“Am I flirting?” he laughs and leans and looks down at the floor. “I don’t know — I’m fucking so romantic. Like, such a romantic — it’s not even funny. I can’t help it. I swear to God, like, every day, the majority of my day is sentimental. You know, I’m thinking about past relationships I’ve been in, how I miss them so much or what I would do different, or why I wanna be with them again, or just moments I’d like to go back to or I know why I shouldn’t go back, and then you know, it’s just constantly love, love, love.”
He’s a Taurus, ruled by Venus, he offers by way of explanation. “That means a couple things: one, like I need a lot of nurturing, and two, Venus is love, I’m ruled by love.” His favorite movie is Gaspar Noe’s Love, his favorite feeling is being in love (which he has been, twice). I bet if you could cook Love and serve it over pasta, it would be his favorite meal. He lives, breathes, and expels love. His Instagram is a steady stream of soul-baring, puppy-dog-eyed selfies — “I’m pretty vain,” he jokes. His Twitter alternates between sort of yoga studio platitudes and vague flirtations like “Fuck…you’re so cute,” or, more in line with my personal interests, “THE BLACKER THE BERRY.” The messages are to nobody specific, he says — he’s single right now — they could be to somebody he just met, or he met before, or he saw across the room, or just to everybody.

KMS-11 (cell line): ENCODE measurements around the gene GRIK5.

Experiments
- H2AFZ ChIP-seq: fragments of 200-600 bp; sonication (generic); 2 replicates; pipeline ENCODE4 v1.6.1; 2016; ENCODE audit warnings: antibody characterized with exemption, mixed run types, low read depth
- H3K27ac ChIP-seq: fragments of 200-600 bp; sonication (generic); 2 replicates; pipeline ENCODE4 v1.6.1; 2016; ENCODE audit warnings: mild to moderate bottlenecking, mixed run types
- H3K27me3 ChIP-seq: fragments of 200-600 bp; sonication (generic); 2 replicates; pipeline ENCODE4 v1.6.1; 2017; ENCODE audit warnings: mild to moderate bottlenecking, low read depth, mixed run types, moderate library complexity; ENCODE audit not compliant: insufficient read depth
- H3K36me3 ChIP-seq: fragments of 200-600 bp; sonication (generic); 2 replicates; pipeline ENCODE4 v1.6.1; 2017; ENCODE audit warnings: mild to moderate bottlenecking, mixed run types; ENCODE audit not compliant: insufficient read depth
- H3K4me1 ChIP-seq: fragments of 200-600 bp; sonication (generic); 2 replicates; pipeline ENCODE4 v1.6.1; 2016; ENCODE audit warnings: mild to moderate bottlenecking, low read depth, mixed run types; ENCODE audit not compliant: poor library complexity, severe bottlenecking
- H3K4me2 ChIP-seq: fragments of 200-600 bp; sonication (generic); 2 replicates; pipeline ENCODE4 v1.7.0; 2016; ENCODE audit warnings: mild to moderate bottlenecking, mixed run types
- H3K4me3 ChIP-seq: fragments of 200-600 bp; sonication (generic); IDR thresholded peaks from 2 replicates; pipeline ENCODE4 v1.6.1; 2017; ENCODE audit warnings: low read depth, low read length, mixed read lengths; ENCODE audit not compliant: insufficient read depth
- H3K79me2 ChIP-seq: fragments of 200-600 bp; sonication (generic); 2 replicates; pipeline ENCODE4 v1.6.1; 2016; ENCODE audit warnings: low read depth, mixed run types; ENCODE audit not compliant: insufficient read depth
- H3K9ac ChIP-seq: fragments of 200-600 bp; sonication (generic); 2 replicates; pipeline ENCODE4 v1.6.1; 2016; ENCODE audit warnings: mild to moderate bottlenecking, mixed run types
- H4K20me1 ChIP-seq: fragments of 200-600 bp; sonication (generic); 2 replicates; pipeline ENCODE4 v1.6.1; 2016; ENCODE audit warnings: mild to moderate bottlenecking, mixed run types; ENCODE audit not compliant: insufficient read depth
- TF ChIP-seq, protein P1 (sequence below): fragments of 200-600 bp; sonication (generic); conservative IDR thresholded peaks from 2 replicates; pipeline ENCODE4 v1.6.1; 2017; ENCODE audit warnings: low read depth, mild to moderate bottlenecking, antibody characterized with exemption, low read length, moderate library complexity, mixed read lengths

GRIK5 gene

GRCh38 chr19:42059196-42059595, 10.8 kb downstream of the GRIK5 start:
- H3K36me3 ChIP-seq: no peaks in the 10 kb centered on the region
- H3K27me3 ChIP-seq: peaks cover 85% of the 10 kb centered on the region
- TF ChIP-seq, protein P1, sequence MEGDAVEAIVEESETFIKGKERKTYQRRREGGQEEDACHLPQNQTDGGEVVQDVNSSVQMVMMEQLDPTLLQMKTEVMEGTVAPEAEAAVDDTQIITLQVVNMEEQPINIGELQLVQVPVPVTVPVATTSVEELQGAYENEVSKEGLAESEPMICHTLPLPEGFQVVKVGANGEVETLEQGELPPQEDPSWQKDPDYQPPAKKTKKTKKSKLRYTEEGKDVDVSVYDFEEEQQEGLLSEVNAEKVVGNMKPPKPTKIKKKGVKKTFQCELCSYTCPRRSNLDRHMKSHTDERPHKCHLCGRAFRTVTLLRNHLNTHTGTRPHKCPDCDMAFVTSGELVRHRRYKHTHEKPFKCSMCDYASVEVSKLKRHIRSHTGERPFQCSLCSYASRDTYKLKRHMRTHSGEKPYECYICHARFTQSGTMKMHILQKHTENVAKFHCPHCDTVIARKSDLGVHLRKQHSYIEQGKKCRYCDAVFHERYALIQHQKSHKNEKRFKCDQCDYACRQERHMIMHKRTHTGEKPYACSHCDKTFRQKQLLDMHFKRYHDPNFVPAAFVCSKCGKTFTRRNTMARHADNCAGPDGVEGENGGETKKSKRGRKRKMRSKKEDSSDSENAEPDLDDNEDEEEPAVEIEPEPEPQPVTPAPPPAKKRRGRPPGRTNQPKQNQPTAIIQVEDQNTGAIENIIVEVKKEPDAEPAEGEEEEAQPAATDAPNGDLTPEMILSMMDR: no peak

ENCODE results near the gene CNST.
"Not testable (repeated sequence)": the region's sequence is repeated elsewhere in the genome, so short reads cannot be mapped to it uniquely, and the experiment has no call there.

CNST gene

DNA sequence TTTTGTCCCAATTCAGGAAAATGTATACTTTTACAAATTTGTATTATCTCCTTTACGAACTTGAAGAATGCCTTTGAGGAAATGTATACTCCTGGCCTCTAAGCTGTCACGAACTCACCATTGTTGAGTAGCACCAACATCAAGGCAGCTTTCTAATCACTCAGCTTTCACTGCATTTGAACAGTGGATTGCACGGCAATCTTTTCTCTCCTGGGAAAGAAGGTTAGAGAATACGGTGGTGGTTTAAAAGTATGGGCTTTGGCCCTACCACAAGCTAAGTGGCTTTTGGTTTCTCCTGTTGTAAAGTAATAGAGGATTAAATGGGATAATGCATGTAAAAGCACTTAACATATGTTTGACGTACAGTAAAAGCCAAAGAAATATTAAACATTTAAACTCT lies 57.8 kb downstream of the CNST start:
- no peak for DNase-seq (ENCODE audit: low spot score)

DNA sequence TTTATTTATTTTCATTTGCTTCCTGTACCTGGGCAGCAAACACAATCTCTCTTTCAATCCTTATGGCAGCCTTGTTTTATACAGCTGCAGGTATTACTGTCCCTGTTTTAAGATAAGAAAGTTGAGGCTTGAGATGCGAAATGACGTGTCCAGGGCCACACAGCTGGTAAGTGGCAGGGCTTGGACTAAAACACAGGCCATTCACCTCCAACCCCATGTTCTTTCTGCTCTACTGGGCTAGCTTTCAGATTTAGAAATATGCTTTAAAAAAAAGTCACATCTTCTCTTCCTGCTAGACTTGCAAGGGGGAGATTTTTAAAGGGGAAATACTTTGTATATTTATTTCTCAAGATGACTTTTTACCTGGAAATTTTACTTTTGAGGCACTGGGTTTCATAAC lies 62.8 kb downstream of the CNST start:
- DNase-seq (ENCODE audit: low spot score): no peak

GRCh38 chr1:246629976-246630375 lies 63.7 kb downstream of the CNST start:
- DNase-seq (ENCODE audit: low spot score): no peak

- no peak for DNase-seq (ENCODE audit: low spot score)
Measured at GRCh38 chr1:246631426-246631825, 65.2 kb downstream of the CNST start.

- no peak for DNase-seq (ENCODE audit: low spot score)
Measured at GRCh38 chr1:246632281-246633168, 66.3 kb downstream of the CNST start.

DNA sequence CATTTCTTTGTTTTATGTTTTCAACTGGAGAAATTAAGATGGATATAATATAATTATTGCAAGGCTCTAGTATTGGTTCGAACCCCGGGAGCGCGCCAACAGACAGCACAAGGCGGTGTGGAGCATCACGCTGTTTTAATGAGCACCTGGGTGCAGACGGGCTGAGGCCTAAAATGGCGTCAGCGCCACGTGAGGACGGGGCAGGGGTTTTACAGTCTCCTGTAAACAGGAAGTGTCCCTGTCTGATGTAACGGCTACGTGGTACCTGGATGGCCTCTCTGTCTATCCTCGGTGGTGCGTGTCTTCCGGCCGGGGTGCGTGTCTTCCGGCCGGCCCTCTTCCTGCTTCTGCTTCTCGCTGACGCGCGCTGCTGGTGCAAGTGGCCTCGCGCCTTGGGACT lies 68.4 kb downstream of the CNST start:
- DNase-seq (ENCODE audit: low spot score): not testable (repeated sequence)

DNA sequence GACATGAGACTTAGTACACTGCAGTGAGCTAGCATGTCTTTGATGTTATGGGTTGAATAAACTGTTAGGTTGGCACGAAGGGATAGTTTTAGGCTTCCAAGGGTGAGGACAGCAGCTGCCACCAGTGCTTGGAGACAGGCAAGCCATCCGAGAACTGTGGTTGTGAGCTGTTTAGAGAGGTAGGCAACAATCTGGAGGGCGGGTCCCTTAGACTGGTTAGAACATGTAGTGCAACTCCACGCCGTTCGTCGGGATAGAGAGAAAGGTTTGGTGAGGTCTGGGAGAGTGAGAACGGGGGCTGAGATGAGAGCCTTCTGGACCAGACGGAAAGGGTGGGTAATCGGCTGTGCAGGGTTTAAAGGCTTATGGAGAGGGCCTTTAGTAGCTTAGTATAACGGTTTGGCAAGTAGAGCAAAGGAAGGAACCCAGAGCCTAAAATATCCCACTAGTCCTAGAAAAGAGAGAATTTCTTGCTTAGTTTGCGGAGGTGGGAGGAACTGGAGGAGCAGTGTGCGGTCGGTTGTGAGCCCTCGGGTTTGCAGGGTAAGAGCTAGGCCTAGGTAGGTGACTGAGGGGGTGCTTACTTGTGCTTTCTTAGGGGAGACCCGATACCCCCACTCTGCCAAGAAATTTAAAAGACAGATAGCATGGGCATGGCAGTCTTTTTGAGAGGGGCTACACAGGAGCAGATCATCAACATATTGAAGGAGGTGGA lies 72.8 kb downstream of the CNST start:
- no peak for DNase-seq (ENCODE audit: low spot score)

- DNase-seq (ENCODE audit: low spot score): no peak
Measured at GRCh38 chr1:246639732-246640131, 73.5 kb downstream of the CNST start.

Dating is going to be hard for him from now on, he suspects, even though he really doesn’t want to change how he pursues someone he likes (open-heartedly, passionately, purely) but he’s started worrying about the reasons people want to date him. Is it just because he’s more famous now? Do they just want to date Peter Kavinksy? But are Kavinsky and Centineo really so different? “I’m definitely not as innocent—” he says, with a gaze, because why say anything if you aren’t going to commit.
Centineo continues to list the differences, both philosophical and material: He’s more apt to jump out of a plane or just sit in nature than his characters. He doesn’t live in the suburbs, he lives in Los Angeles with his older sister and her boyfriend. He likes yoga and martial arts. He parties with friends. He starts every day at 6 a.m. with oatmeal, the recipe for which he begins detail, slowly: “I do Irish steel-cut oats, I do almond butter, coconut butter uh, coconut oil, honey, uh, chopped bananas, and, and, uh, like, hemp granola,” and I’m struck with this familiar feeling of being completely entranced by a man saying absolutely nothing interesting to me, which, oh right, yes, is infatuation.